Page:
The NCNCA Board of Directors has asked me to send out an email to the clubs, teams and racers of the NCNCA regarding safe racing in our region.
As we have viewed in the Tour de France this year bike racing is an incredibly intense sport with great racing action. Yet it is a sport where accidents can happen at any moment and any time. The world's best racers are facing crashes and falls in seemingly every stage of the Tour and they are the most skilled and highly trained riders on the planet.
Safe racing is paramount for the NCNCA as the majority of our racers are amateur level and have jobs, families and regular life outside of cycling to return to after the local competitions.
Please consider safety first when taking part in NCNCA cycling events! Accidents can happen at any time as I mentioned above. Safe racing and consideration for your fellow competitors safety is of major importance and in the long run allows for great racing by all.
Below are a few standard safe riding practices that are listed on the NCNCA website. Thank you for taking a moment to read them and apply them at all times during the racing action. Always remember to keep it fun out there! Ride safe & Have fun!
The riding guidelines below are provided by the NCNCA Mentor Group- who are the very best Mentors of Road Racing skills and safety in all of the U.S.A. We are very fortunate to have these great Mentors!
How to Race Safely-
Do not make any sudden sideways movements within the pack. This is one of the most common reasons beginner racers cause crashes.
Do not brake suddenly unless absolutely necessary. It is easier to soft-pedal, sit up and slow down with a gentle touch of the brakes.
Go with the pack, moving as one group like a school of fish.
Hold your line through the corners; in other words if there are 2 riders inside of you give them room to get through the turn.
Keep your hands where you can reach your brakes quickly. Ideally you should be in the drops, where you have better control, and keep one or two fingers covering your brake levers.
Relax your arms and upper body, bending the elbows slightly.
Finally, there is one very important guideline: DO NOT over-lap your front wheel with the rear wheel of another rider. This is also known as "protecting your front wheel". You will need to constantly be aware of surrounding riders and make minor adjustments to continue protecting your front wheel throughout a race. It will become easier with practice.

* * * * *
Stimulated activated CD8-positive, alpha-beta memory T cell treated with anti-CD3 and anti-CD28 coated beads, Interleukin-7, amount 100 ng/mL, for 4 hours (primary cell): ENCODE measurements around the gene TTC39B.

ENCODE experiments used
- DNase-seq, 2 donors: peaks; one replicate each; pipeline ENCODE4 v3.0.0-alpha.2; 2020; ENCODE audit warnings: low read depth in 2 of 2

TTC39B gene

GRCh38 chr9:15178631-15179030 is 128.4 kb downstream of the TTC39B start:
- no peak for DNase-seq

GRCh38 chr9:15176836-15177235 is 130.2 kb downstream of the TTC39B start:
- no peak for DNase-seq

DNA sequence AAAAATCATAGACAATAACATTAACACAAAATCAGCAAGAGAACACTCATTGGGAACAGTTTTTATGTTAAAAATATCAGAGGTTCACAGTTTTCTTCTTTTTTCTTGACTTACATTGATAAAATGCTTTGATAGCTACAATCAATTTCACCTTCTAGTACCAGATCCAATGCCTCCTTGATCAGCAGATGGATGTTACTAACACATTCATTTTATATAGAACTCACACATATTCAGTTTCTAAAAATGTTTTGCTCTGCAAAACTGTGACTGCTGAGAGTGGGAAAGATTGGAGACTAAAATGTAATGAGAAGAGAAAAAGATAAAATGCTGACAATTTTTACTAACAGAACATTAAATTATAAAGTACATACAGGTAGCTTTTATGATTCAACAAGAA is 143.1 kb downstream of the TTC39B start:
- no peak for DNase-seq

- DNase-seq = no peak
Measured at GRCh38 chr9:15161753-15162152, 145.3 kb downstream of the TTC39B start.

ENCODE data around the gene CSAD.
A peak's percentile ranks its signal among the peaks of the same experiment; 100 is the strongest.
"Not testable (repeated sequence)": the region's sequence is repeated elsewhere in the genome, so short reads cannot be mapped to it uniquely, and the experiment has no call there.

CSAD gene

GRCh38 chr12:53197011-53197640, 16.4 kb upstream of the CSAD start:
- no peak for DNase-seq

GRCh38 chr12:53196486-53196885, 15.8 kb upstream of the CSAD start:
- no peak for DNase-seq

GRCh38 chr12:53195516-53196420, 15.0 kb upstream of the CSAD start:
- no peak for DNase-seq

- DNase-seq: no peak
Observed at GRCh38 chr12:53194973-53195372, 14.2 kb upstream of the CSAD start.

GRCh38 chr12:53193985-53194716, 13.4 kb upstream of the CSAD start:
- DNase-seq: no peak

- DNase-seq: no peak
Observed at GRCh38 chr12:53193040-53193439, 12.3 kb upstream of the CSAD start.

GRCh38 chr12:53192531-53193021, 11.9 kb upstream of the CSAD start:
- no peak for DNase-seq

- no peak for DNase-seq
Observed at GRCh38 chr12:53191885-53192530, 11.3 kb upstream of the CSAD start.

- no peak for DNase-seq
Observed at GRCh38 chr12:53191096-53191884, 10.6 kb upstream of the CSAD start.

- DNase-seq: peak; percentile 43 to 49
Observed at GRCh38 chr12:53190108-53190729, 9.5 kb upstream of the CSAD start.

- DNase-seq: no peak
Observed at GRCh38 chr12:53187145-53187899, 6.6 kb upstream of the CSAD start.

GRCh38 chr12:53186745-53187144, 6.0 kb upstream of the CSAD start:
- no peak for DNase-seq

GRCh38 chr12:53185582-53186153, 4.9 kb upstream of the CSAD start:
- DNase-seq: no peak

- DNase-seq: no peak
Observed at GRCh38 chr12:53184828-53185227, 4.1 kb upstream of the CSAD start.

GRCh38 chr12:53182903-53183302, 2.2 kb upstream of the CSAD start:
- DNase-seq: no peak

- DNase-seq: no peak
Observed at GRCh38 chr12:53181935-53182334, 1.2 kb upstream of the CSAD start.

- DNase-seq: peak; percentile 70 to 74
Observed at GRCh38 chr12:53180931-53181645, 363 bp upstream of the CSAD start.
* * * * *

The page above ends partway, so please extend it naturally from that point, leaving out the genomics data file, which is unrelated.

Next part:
The Mentors also have these following questions regarding safe racing asked during de-brief talk following Mentored races as well as during coaching sessions-
Q: How close do you follow behind the racer directly in front of you?
A: The general rule is if you have to stare at the wheel directly in front of you to be comfortable, you are too close. Back off a little so you can look up the road to where you are going. That's the best way to be aware of your surroundings while racing. We all have our own comfort level while drafting behind another wheel. Find the level that is comfortable for you.
Q: Can I avoid crashing if my front wheel touches the rear wheel of another cyclist?
A: Yes, you can avoid crashing. Obviously the best thing to do is avoid overlapping wheels in the first place. If touching wheels seems inevitable, lean your bike away from the back tire of the other bicycle. If that doesn't work out and your wheel is within an inch of the other rider's rear wheel, turn your front wheel INTO the back wheel of the rider in front of you. The laws of physics will help you regain an upright position away from the other rider's wheel.
We recommend you take a Basic Skills Clinic (also known as a Bike Handling Clinic) as the coach/instructor often demonstrates each skill and has you practice them as well. You can check for upcoming clinics by checking the calendar and filtering by "CLINICS" - you'll find the calendar here: www.ncnca.org/event.
Another place to learn good bike handling skills is the Hellyer Park Velodrome located in San Jose. You can rent a track bike and ride in a structured clinic environment at 8:30 AM on Saturdays. Bring your helmet and bike gear INCLUDING your pedals (or simply bring your road bike so they can transfer your pedals). For more information please go to www.ridethetrack.com.
Keep in mind The NCNCA and Velo Promo, a bike racing promoter, sponsor a bike training and racing series called the Early Bird Criteriums on Sundays in January and early February in Fremont. See the NCNCA Calendar in mid to late December through early February for more details.
Thank you for taking time to read these Safety Tips from the NCNCA.
Ride safe & Have Fun!
Vice President, Northern California & Nevada Cycling Association